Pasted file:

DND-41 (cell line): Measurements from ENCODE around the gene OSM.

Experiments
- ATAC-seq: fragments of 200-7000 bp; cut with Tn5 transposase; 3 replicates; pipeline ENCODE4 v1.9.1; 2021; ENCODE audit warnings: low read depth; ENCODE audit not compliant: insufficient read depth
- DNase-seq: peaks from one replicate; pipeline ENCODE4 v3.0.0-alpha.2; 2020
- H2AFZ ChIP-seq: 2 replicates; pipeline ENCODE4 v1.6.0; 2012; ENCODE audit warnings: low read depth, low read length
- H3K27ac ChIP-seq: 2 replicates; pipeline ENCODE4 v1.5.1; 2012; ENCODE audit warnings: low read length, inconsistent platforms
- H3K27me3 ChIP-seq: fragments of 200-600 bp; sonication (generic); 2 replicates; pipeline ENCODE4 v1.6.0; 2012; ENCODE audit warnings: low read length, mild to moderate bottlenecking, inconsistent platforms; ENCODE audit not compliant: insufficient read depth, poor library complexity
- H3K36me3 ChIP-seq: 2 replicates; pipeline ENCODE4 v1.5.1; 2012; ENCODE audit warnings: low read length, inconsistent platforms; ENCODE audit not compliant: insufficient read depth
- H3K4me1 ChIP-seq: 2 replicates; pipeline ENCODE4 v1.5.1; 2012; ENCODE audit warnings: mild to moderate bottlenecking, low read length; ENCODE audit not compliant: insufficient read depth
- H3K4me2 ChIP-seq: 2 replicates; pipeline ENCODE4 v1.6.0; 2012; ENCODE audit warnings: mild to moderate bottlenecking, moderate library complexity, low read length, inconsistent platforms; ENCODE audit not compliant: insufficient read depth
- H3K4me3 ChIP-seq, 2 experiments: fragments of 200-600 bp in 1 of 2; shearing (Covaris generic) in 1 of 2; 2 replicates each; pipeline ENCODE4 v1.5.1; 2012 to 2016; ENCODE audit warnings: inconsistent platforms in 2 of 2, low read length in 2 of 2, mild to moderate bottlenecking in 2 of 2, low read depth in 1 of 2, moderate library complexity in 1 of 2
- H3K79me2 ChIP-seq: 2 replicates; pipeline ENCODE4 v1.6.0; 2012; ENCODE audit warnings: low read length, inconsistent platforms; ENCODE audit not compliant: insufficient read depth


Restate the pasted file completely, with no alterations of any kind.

DND-41 (cell line): Measurements from ENCODE around the gene OSM.

Experiments
- ATAC-seq: fragments of 200-7000 bp; cut with Tn5 transposase; 3 replicates; pipeline ENCODE4 v1.9.1; 2021; ENCODE audit warnings: low read depth; ENCODE audit not compliant: insufficient read depth
- DNase-seq: peaks from one replicate; pipeline ENCODE4 v3.0.0-alpha.2; 2020
- H2AFZ ChIP-seq: 2 replicates; pipeline ENCODE4 v1.6.0; 2012; ENCODE audit warnings: low read depth, low read length
- H3K27ac ChIP-seq: 2 replicates; pipeline ENCODE4 v1.5.1; 2012; ENCODE audit warnings: low read length, inconsistent platforms
- H3K27me3 ChIP-seq: fragments of 200-600 bp; sonication (generic); 2 replicates; pipeline ENCODE4 v1.6.0; 2012; ENCODE audit warnings: low read length, mild to moderate bottlenecking, inconsistent platforms; ENCODE audit not compliant: insufficient read depth, poor library complexity
- H3K36me3 ChIP-seq: 2 replicates; pipeline ENCODE4 v1.5.1; 2012; ENCODE audit warnings: low read length, inconsistent platforms; ENCODE audit not compliant: insufficient read depth
- H3K4me1 ChIP-seq: 2 replicates; pipeline ENCODE4 v1.5.1; 2012; ENCODE audit warnings: mild to moderate bottlenecking, low read length; ENCODE audit not compliant: insufficient read depth
- H3K4me2 ChIP-seq: 2 replicates; pipeline ENCODE4 v1.6.0; 2012; ENCODE audit warnings: mild to moderate bottlenecking, moderate library complexity, low read length, inconsistent platforms; ENCODE audit not compliant: insufficient read depth
- H3K4me3 ChIP-seq, 2 experiments: fragments of 200-600 bp in 1 of 2; shearing (Covaris generic) in 1 of 2; 2 replicates each; pipeline ENCODE4 v1.5.1; 2012 to 2016; ENCODE audit warnings: inconsistent platforms in 2 of 2, low read length in 2 of 2, mild to moderate bottlenecking in 2 of 2, low read depth in 1 of 2, moderate library complexity in 1 of 2
- H3K79me2 ChIP-seq: 2 replicates; pipeline ENCODE4 v1.6.0; 2012; ENCODE audit warnings: low read length, inconsistent platforms; ENCODE audit not compliant: insufficient read depth